Supporting Reconciliation with Sea of Hands

Carmel College

Students check out the Sea of Hands planted at Carmel College in support of National Reconciliation Week​

A ‘SEA of hands’ swamped the grounds at Carmel College, Thornlands, as students demonstrated their support for National Reconciliation Week.

More than 600 beautifully crafted cardboard hands were individually designed and ‘planted’ by students in celebration of the annual event that builds upon the respectful relationships shared by Aboriginal and Torres Strait Islander peoples and other Australians.

National Reconciliation Week (NRW) is a time for all Australians to learn about their shared histories, cultures, and achievements, and to explore how they can contribute to achieving reconciliation in Australia.

The dates remain the same each year - 27 May to 3 June - which commemorate two significant milestones in the reconciliation journey— the successful 1967 referendum, and the High Court Mabo decision respectively.

For more than 20 years the Sea of Hands has been a symbol that has engaged Australians with Reconciliation.

The first Sea of Hands was held in 1997, when hands in the colours of the Aboriginal and Torres Strait Islander flags, were installed in front of Parliament House in what was then the largest public art installation in Australia.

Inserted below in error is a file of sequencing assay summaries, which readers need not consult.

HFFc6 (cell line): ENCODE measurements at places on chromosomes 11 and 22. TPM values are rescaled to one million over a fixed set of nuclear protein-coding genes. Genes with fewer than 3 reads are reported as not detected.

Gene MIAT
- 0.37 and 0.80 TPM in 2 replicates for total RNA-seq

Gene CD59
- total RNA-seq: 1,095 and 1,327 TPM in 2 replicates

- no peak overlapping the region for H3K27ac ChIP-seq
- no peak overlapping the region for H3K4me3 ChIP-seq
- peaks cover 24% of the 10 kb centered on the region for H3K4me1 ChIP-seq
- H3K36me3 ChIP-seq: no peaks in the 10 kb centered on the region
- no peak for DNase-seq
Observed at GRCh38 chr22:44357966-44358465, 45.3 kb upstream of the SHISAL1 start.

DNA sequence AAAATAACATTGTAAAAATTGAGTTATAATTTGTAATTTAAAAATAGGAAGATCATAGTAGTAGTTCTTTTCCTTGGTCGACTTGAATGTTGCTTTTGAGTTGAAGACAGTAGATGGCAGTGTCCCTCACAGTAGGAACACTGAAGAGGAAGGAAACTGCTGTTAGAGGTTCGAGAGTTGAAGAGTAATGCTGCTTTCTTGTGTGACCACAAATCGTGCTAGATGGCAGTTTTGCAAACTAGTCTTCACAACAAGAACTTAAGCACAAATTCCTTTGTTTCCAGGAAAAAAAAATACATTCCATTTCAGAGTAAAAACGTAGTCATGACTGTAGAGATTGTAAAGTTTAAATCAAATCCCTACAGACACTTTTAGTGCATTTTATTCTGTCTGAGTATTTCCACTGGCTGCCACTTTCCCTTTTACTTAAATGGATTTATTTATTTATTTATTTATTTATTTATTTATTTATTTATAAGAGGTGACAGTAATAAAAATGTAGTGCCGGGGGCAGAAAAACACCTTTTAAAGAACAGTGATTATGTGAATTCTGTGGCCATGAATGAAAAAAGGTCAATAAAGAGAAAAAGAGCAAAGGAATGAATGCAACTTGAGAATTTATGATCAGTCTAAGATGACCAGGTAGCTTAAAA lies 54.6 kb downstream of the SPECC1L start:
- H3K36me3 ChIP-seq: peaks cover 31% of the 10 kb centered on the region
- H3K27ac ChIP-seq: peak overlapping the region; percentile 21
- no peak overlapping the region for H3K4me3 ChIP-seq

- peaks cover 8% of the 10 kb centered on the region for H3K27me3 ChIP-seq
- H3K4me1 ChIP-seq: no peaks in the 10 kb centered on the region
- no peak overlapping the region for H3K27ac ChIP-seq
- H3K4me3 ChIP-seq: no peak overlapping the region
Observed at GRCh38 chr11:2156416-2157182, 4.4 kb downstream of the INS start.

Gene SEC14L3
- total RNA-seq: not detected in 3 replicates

Each hand carried a signature from the Citizen's Statement.

College A&TSI support teacher Terri Edwards said after students and staff learnt about the original installation of hands planted at Parliament House in Canberra 21 years ago, they were eager to show solidarity with Aboriginal and Torres Strait Islander peoples during this significant week, the theme of which this year was ‘Grounded in Truth – Walk Together with Courage’.

Terri said students were given time at the start of the week to learn about National Reconciliation Week and to then work on an individual design for a hand.

She said the finished works were then ‘planted’ in a prominent position near the entrance to the college.

“The result was an amazing display of creativity mixed with sincere and heartfelt messages of support and commitment to reconciliation.

“The installation gathered immediate and ongoing attention from all who passed by, with students, staff and visitors to the college captivated by the sea of hands, which proved a wonderful conversation starter on this very important issue,” she said.

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